Sticky Monkeyflower

Sticky monkeyflower (Diplacus aurantiacus) grows on rocky slopes, disturbed areas, coastal cliffs and canyon walls below 3,000 feet in California and Southern Oregon. This hardy plant even thrives on nutrient-poor, serpentine substrates. While hiking the Enderts Beach Trail south of Crescent City CA (Del Norte County), we spied some sticky monkeyflowers on cliffs overlooking the Pacific Ocean. Leonard assured me he could retrieve a specimen without taking a “shortcut” straight down to the beach, hundreds of feet below. Thankfully he, and a monkeyflower, made it safely back to the trail.

Sticky monkeyflower is an erect to spreading, evergreen shrub (drought deciduous) with woody stems. The branches are often glandular. This native is a member of the Lopseed Family (Phrymaceae). The opposite leaves are entire or toothed and are oblong to lanceolate to almost linear.  The upper surface of the leaf blade is dark green and nearly glabrous (hairless) with sessile glands. The lower leaf surface is paler and slightly pubescent (hairy). Often smaller leaves are facicled (in bundles) in the leaf axils.

There are one to several pediceled (stalked) flowers in the uppermost leaf axils. Sticky monkeyflowers exhibit great variation regionally. The flowers can be white, yellow, orange or red. The tubular flowers open into five broad lobes, two upper and three lower. The stamens are slightly exserted (protruding) while the superior ovary has two white, sensitive lobes that close when touched or pollinated.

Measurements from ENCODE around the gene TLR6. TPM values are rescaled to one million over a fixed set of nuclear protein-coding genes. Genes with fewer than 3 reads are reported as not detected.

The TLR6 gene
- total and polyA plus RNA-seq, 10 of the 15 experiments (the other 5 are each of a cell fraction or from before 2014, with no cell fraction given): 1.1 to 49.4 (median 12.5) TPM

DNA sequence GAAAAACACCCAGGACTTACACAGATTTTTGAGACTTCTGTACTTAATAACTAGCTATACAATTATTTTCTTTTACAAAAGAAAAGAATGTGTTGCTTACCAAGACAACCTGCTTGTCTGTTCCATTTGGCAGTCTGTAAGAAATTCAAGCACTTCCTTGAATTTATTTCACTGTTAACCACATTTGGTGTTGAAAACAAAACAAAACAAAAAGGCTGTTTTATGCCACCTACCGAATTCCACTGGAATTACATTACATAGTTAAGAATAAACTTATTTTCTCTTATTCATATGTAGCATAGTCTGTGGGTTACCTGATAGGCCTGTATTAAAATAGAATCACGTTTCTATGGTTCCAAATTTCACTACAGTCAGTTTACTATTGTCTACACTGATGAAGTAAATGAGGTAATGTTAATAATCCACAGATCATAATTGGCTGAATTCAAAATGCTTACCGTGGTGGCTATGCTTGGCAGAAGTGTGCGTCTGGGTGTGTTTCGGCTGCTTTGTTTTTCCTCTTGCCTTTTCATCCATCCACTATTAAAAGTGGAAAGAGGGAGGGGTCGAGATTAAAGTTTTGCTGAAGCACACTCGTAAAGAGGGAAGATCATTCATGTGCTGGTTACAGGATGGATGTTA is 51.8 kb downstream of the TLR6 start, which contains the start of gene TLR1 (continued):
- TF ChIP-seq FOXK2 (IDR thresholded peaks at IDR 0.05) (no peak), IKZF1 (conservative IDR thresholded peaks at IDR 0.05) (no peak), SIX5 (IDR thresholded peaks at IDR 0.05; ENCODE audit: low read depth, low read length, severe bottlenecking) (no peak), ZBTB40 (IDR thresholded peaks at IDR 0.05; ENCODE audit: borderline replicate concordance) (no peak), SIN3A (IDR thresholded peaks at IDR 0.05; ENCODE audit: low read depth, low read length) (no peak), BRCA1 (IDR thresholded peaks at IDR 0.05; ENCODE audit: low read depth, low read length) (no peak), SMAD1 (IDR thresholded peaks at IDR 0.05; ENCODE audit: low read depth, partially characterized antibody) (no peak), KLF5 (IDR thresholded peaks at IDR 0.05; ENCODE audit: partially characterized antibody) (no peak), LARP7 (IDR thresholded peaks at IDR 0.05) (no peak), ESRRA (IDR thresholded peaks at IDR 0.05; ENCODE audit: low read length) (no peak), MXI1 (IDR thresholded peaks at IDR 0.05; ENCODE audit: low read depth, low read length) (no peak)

Sticky monkeyflower fruits are two-valved, elliptical capsules that split at the upper suture to release the many seeds.

Bees and hummingbirds pollinate sticky monkeyflowers. Butterfly larvae (especially checkerspot species and the common buckeye) use sticky monkeyflowers as hosts. The young leaves of sticky monkeyflower were eaten by Native Americans as a salad green. Medicinally, indigenous people made poultices of crushed sticky monkeyflower leaves and stems to soothe burns and minor wounds.

Orange bush monkey flower is another colloquial name for D aurantiacus. (I do not know why with this and other Diplacus species, the common name is sometimes written as one word and sometimes as two words: monkey flower and monkeyflower.) The species designation, aurantiacus, means orange. Diplacus derives from the Greek words “di” (two) and “plakous” (placenta) and refers to the double placenta (tissues in the ovary that bear the ovules) found in this genus.

A synonym for D aurantiacus is Mimulus aurantiacus, Mimulus being the genus in which all monkeyflowers were originally placed.

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1 Response to Sticky Monkeyflower

  1. tonytomeo says:

    Yuck! It is nice in the wild, but no fun in landscape situations. It grew on top of the cliff over my driveway, and seemed quite happy there. It looks even happier if I cut it down at the end of winter. However, in landscapes where it gets water, it rots if I try to cut it back. If I don’t cut it back, it gets weedy and blooms less. Those in the landscape were a garden variety, although I do not know the name. I think that one cultivar was slightly brighter orange rather than the soft peachy orange that I am familiar with.

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